The history of conservation is riddled with stories of human impoverishment and yet these have not been adequately recorded. The accounts in conservation circles are often of the successes of conservation and not of the costs borne by local people.
Removing people from conservation areas was easy to do in the early years of wildlife conservation in India. In a recent book, M.K. Ranjitsinh, who is credited with writing India’s wildlife policy, records the many cases of relocation of thousands of adivasi families from several protected areas. In recent times evictions have become more and more difficult to accomplish as tribal communities have become part of the state apparatus and gained electoral and democratic voice. While relocation by forcible means has now become that much harder, the forest department achieves its goals by putting a livelihood squeeze on the people who live within these reserves.
Tribal communities in nail houses
The economic and social costs of such a squeeze are enormous. While there is anecdotal evidence of these costs there are few long terms studies of what the social, economic and ecological costs of the current conservation approach has been. In a recent paper, we described this process of what has been called in situ displacement: the loss of access and livelihoods even as people are located within the protected area. These are not unlike the Chinese ‘nail houses’ marooned in the middle of development having refused to hand over their property for development.
The term nail house derives from nails that are left in the wood and cannot be removed. This is exactly what the adivasis have become for the conservation state: thorns in the conservation flesh that the state and tiger conservationists are desperately trying to wrench out. The state’s suppression of their livelihood practices such as hunting, swidden agriculture, and the use of fires to manage the forest has led to a series of changes in their lives as well as that of the forest. We recorded these outcomes in the Biligiri Rangaswamy Temple Tiger Reserve which was notified as a wildlife sanctuary in 1974 and as a tiger reserve in 2011.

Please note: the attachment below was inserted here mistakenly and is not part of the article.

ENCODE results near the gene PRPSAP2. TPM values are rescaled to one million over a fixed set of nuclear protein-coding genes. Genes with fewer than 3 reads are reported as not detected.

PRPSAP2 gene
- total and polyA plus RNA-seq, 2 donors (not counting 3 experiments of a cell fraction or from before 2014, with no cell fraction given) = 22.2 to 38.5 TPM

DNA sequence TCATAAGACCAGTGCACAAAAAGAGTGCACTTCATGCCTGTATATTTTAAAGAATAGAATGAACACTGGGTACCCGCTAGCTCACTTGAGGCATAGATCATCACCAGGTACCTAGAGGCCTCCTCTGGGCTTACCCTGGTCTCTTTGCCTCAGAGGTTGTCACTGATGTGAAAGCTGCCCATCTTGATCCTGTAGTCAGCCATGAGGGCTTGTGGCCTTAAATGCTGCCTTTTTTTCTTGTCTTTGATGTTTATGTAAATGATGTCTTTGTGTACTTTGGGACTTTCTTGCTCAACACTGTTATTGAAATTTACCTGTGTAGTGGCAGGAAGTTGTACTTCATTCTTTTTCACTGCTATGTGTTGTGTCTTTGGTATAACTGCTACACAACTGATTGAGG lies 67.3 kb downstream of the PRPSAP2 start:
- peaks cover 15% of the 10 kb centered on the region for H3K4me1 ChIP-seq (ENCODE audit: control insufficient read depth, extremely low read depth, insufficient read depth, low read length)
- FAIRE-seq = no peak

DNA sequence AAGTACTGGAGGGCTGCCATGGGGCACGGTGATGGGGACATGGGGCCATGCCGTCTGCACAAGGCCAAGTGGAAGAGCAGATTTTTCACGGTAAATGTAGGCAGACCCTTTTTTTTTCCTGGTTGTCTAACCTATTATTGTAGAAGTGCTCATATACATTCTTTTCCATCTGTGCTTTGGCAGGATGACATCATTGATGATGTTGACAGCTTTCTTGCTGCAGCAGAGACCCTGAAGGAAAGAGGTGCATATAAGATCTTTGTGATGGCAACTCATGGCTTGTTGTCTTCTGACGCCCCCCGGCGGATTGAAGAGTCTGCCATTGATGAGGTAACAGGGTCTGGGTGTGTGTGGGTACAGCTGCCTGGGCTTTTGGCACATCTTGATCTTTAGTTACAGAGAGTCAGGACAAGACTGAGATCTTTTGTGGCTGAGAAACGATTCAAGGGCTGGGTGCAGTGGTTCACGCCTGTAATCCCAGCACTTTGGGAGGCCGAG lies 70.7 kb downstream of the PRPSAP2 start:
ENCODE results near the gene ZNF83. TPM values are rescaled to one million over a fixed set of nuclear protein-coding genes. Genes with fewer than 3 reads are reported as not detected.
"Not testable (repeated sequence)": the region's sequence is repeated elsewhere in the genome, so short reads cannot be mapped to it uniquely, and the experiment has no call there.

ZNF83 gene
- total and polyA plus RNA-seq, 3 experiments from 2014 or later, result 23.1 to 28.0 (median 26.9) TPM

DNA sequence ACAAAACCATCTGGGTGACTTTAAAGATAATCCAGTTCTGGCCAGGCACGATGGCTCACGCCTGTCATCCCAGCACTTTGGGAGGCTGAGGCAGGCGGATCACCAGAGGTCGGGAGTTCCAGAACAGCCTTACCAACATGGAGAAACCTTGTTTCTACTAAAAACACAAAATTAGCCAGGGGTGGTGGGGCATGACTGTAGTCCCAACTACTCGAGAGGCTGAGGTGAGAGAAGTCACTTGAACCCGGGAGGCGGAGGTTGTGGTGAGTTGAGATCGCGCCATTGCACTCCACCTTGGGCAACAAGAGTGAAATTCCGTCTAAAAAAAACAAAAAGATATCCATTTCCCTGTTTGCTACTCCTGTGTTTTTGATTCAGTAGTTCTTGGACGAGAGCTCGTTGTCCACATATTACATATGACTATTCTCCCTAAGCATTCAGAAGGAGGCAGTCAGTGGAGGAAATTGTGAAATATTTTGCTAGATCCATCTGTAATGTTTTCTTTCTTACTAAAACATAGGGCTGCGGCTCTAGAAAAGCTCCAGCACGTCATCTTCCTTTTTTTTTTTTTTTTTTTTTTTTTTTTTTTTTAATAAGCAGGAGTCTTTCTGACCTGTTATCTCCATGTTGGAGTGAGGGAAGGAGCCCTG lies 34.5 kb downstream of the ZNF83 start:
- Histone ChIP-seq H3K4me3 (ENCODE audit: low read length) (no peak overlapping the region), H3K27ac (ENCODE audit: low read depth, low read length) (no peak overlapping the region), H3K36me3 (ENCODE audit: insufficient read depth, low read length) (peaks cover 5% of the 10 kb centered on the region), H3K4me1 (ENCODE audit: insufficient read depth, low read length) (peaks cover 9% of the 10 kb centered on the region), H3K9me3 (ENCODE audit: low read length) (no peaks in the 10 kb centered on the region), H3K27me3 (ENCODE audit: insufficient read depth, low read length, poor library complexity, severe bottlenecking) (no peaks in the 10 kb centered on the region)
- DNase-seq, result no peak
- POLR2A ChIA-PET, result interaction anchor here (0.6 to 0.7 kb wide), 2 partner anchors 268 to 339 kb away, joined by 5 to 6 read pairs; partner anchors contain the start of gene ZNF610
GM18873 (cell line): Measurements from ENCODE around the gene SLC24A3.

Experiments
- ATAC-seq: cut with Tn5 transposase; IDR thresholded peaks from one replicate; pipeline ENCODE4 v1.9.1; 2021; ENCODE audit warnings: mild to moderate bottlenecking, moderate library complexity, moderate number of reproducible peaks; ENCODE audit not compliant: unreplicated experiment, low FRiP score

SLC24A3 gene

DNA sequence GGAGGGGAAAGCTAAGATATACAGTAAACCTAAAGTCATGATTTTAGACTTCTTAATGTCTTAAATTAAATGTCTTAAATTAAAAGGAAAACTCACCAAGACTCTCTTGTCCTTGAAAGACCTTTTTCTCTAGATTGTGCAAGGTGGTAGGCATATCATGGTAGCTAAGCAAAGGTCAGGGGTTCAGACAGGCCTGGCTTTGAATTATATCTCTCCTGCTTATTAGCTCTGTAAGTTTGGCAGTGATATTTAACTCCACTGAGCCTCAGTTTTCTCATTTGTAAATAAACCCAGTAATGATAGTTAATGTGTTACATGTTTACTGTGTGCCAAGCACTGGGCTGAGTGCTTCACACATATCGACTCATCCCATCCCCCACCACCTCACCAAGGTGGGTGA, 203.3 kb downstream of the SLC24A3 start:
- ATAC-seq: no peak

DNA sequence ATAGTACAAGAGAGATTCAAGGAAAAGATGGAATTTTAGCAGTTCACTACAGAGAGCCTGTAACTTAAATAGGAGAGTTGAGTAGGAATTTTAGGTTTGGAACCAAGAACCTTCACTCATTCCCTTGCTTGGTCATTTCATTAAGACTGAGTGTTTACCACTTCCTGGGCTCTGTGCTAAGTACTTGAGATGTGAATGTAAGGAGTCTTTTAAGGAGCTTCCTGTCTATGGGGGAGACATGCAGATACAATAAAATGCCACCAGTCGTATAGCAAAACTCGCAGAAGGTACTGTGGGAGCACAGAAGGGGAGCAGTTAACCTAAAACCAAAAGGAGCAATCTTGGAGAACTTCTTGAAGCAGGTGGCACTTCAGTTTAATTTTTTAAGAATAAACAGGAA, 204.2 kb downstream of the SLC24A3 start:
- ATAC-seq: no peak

A ban on hunting of wildlife in the 1970s has increased wildlife population to such levels that species such as wild boar have become crop raiders resulting in significant losses of millet and other crops. Where climatic conditions are favourable farmers have shifted to coffee production as wild boar and other animals have not begun to eat coffee yet! But such a shift is not possible for Soliga families who live in the dry parts of the BRT. These families lose upto 80% of their crop to wild boar groups and yet they are unable to do little about this due to conservation laws that ignore the concerns of residents while prioritizing conservation.
A policy that privileges a ‘hands off’ approach to conservation and that is premised on the received idea that ecosystems will recover to ‘wilderness’ if left alone has produced a forest that is full of a weed species called Lantana camara. Lantana was introduced to India by the British as an ornamental and now adorns most landscapes in India. Studies on the expansion of lantana in BRT have shown that there has been a dramatic increase in Lantana cover. Lantana has effectively shut down the replacement of the canopy trees by smothering the seedlings and not allowing them to grow into adult trees.